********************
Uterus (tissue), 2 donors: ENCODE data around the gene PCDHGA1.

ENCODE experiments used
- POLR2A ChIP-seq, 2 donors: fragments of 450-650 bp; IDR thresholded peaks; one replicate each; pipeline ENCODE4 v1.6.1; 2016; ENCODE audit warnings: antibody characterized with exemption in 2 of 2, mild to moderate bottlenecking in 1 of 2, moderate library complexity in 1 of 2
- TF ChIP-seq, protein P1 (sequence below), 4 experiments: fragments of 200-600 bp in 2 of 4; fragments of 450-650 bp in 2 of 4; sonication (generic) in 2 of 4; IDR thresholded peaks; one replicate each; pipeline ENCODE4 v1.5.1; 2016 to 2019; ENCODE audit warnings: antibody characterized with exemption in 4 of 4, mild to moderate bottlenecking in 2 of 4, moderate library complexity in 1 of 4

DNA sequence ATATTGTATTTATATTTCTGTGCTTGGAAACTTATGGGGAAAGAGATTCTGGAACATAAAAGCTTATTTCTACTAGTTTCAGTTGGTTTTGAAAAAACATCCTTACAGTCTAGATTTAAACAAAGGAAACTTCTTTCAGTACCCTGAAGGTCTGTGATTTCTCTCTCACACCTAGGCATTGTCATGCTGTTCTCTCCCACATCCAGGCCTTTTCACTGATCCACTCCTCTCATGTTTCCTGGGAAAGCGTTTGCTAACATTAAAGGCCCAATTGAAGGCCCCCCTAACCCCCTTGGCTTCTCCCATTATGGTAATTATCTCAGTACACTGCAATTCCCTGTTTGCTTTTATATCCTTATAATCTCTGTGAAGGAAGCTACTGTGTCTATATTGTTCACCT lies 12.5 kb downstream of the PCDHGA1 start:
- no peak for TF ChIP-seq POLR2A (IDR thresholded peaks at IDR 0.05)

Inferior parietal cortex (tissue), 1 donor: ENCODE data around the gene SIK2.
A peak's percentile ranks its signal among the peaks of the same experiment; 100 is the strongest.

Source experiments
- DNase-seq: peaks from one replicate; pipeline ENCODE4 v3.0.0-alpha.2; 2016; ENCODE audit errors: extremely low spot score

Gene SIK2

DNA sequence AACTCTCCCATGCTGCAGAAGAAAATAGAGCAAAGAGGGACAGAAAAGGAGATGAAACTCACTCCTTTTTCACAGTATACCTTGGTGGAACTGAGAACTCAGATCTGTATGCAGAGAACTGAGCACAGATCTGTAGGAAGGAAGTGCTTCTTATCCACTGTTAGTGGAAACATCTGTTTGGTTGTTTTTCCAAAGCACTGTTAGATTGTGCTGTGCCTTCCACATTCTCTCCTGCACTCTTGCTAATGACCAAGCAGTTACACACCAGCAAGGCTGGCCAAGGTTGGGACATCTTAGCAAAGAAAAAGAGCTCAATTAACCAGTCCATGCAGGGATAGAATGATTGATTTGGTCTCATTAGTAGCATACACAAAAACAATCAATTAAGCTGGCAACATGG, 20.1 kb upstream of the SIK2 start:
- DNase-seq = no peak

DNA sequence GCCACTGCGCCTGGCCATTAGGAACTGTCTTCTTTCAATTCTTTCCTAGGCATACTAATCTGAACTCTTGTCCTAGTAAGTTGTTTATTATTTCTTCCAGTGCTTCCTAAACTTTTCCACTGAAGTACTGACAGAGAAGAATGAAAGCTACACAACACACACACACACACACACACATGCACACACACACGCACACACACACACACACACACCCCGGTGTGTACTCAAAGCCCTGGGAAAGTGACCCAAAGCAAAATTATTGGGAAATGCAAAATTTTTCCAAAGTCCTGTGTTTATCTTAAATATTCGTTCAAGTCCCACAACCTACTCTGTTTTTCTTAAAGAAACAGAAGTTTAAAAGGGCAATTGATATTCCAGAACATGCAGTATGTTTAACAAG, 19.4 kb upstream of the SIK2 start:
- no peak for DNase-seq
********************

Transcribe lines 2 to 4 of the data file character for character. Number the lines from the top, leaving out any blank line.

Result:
ENCODE experiments used
- POLR2A ChIP-seq, 2 donors: fragments of 450-650 bp; IDR thresholded peaks; one replicate each; pipeline ENCODE4 v1.6.1; 2016; ENCODE audit warnings: antibody characterized with exemption in 2 of 2, mild to moderate bottlenecking in 1 of 2, moderate library complexity in 1 of 2
- TF ChIP-seq, protein P1 (sequence below), 4 experiments: fragments of 200-600 bp in 2 of 4; fragments of 450-650 bp in 2 of 4; sonication (generic) in 2 of 4; IDR thresholded peaks; one replicate each; pipeline ENCODE4 v1.5.1; 2016 to 2019; ENCODE audit warnings: antibody characterized with exemption in 4 of 4, mild to moderate bottlenecking in 2 of 4, moderate library complexity in 1 of 4